Nouakchott was a small village until 1960 when the city was declared the capital of the newly independent nation of Mauritania. Planned to accommodate fewer than 20,000 inhabitants, the city expanded rapidly in the 1970s, largely due to informal settlements due to immigration from the countryside caused by desertification and loss of agricultural land. A resettlement program to clear these settlements began in 2009.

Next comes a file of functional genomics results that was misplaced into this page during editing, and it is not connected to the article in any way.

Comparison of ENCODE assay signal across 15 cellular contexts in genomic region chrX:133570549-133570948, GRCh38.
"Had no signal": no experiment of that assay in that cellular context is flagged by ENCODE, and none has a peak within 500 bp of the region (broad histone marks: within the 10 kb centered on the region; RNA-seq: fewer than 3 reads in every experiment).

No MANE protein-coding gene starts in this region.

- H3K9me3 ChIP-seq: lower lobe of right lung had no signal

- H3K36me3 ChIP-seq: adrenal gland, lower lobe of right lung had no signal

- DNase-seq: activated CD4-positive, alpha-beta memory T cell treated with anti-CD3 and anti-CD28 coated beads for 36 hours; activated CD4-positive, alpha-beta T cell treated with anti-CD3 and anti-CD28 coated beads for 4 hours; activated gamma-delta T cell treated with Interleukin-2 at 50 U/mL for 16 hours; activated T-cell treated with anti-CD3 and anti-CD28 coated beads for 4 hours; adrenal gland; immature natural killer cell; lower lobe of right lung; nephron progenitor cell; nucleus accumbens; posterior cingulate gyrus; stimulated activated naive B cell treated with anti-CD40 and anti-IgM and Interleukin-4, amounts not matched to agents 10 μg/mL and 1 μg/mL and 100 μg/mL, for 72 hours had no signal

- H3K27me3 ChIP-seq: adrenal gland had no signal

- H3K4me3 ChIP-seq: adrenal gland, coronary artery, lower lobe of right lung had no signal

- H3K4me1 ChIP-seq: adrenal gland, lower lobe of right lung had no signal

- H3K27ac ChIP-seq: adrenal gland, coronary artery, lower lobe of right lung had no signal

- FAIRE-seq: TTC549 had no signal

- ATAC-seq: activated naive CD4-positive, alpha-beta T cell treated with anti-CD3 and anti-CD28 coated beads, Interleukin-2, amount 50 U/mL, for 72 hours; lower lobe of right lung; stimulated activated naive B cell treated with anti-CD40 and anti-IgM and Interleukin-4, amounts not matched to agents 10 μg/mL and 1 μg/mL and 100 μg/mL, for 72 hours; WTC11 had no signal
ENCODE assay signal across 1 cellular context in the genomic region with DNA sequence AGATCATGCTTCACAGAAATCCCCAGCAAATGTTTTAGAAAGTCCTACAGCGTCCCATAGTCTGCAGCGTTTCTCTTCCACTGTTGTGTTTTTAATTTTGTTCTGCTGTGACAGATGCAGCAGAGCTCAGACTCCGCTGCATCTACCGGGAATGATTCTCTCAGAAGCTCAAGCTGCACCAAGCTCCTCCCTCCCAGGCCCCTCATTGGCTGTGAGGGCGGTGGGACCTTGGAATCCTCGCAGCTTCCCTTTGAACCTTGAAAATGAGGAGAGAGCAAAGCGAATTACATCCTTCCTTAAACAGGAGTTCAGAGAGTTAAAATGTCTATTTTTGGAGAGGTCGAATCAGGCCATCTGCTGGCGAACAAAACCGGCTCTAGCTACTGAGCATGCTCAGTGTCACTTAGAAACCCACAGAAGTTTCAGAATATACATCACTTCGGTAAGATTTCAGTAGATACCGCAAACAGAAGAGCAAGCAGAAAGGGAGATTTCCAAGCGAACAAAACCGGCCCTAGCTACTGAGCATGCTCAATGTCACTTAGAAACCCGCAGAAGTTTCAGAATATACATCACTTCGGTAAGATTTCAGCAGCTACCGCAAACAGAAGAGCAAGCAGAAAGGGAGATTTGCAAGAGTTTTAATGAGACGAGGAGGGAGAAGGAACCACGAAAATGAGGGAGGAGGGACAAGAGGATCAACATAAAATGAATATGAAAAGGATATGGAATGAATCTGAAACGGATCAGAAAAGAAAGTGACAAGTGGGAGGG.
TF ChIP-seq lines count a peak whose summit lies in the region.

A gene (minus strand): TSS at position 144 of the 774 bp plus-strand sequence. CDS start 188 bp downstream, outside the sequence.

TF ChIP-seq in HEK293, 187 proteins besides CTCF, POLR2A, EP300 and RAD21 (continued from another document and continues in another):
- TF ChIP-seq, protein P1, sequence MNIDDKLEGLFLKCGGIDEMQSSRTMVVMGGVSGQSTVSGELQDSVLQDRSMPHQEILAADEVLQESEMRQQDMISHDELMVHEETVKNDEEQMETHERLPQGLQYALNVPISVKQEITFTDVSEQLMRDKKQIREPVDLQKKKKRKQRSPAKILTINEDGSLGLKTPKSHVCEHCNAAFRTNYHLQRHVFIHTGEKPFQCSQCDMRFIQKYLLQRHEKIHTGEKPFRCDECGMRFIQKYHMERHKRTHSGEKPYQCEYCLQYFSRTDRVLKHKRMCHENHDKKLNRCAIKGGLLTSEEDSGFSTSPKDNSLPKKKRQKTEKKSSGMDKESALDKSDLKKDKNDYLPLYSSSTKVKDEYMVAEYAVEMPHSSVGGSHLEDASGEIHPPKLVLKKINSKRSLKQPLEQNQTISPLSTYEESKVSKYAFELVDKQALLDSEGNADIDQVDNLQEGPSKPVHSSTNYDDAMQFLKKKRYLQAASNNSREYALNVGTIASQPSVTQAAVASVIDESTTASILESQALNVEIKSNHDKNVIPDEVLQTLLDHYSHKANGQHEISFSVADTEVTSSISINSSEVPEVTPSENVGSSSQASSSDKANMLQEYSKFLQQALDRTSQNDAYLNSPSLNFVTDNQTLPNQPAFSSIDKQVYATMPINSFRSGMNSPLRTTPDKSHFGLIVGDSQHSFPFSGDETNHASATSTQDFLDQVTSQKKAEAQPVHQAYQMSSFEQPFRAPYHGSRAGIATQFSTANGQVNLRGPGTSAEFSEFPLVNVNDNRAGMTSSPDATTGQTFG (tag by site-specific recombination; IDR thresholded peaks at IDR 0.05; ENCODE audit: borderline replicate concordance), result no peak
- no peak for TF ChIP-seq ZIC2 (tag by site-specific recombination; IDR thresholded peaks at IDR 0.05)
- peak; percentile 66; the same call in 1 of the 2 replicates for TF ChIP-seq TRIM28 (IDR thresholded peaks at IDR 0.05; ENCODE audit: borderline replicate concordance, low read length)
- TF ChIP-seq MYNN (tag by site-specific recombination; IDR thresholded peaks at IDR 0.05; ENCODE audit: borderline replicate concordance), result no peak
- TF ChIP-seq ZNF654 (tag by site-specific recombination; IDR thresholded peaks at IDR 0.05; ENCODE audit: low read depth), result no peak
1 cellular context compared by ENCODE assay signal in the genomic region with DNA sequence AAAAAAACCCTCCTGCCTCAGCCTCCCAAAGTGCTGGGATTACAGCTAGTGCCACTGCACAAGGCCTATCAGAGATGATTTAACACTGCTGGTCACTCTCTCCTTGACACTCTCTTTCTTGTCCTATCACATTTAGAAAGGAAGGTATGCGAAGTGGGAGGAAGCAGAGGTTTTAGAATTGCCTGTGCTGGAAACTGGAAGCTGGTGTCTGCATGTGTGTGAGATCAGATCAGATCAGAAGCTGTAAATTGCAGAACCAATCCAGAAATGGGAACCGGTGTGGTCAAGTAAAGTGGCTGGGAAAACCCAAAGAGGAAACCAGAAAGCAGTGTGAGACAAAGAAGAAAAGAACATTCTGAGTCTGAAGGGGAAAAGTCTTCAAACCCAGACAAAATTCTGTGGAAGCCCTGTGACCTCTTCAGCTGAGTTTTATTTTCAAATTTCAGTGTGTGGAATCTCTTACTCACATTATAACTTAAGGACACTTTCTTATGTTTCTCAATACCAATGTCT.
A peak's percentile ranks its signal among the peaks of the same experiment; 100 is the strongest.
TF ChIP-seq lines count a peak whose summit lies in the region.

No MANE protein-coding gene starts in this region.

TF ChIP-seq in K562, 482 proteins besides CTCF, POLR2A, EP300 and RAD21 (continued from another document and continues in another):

The distance-learning centre offers a traditionally nomadic people 'a place of exchange with the world' - via an enormous satellite dish. The centre contains an interactive room for video-conferencing, a multimedia room, technical spaces and a café. Its site - next to the exhibition centre in Nouakchott - reflects its importance. The building is realised as a concrete shell construction. The main mass is a half-cylinder completed, conceptually, by a virtual 'other half' formed by new means of communication. The cylinder is linked to a brise-soleil-covered cube by an elevated walkway symbolising the technology that has made this communication possible.